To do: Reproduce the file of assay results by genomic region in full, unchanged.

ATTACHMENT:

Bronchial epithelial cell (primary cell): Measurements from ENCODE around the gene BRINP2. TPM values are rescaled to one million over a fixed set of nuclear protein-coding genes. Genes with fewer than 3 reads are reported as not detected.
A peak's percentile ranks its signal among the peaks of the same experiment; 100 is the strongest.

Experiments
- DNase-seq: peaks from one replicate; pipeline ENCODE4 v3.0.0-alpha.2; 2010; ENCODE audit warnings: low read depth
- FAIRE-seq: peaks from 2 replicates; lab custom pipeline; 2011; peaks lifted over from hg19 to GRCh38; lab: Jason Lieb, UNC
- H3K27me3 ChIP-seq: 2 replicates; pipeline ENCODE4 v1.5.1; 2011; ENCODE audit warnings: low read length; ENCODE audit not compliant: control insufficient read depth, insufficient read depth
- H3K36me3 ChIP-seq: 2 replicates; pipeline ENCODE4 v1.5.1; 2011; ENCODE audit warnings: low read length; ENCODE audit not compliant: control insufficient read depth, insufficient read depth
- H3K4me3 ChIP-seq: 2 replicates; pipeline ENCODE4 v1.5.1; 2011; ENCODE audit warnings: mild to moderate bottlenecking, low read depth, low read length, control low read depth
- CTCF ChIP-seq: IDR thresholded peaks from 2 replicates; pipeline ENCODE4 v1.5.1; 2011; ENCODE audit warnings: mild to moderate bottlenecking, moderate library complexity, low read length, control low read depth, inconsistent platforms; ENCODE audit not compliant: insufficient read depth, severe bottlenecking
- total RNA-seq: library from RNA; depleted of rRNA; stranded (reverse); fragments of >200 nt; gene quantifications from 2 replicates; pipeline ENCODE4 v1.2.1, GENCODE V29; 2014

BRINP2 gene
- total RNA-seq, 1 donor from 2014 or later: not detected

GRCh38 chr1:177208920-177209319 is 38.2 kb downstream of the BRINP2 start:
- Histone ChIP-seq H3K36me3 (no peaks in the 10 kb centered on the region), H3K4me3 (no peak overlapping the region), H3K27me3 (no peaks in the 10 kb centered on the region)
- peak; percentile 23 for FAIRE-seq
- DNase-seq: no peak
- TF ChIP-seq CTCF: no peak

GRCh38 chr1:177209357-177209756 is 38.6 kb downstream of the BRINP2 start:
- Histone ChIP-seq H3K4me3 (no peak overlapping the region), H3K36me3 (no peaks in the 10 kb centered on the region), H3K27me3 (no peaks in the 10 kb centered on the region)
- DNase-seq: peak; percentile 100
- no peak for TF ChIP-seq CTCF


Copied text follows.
Bronchial epithelial cell (primary cell): Measurements from ENCODE around the gene BRINP2. TPM values are rescaled to one million over a fixed set of nuclear protein-coding genes. Genes with fewer than 3 reads are reported as not detected.
A peak's percentile ranks its signal among the peaks of the same experiment; 100 is the strongest.

Experiments
- DNase-seq: peaks from one replicate; pipeline ENCODE4 v3.0.0-alpha.2; 2010; ENCODE audit warnings: low read depth
- FAIRE-seq: peaks from 2 replicates; lab custom pipeline; 2011; peaks lifted over from hg19 to GRCh38; lab: Jason Lieb, UNC
- H3K27me3 ChIP-seq: 2 replicates; pipeline ENCODE4 v1.5.1; 2011; ENCODE audit warnings: low read length; ENCODE audit not compliant: control insufficient read depth, insufficient read depth
- H3K36me3 ChIP-seq: 2 replicates; pipeline ENCODE4 v1.5.1; 2011; ENCODE audit warnings: low read length; ENCODE audit not compliant: control insufficient read depth, insufficient read depth
- H3K4me3 ChIP-seq: 2 replicates; pipeline ENCODE4 v1.5.1; 2011; ENCODE audit warnings: mild to moderate bottlenecking, low read depth, low read length, control low read depth
- CTCF ChIP-seq: IDR thresholded peaks from 2 replicates; pipeline ENCODE4 v1.5.1; 2011; ENCODE audit warnings: mild to moderate bottlenecking, moderate library complexity, low read length, control low read depth, inconsistent platforms; ENCODE audit not compliant: insufficient read depth, severe bottlenecking
- total RNA-seq: library from RNA; depleted of rRNA; stranded (reverse); fragments of >200 nt; gene quantifications from 2 replicates; pipeline ENCODE4 v1.2.1, GENCODE V29; 2014

BRINP2 gene
- total RNA-seq, 1 donor from 2014 or later: not detected

GRCh38 chr1:177208920-177209319 is 38.2 kb downstream of the BRINP2 start:
- Histone ChIP-seq H3K36me3 (no peaks in the 10 kb centered on the region), H3K4me3 (no peak overlapping the region), H3K27me3 (no peaks in the 10 kb centered on the region)
- peak; percentile 23 for FAIRE-seq
- DNase-seq: no peak
- TF ChIP-seq CTCF: no peak

GRCh38 chr1:177209357-177209756 is 38.6 kb downstream of the BRINP2 start:
- Histone ChIP-seq H3K4me3 (no peak overlapping the region), H3K36me3 (no peaks in the 10 kb centered on the region), H3K27me3 (no peaks in the 10 kb centered on the region)
- DNase-seq: peak; percentile 100
- no peak for TF ChIP-seq CTCF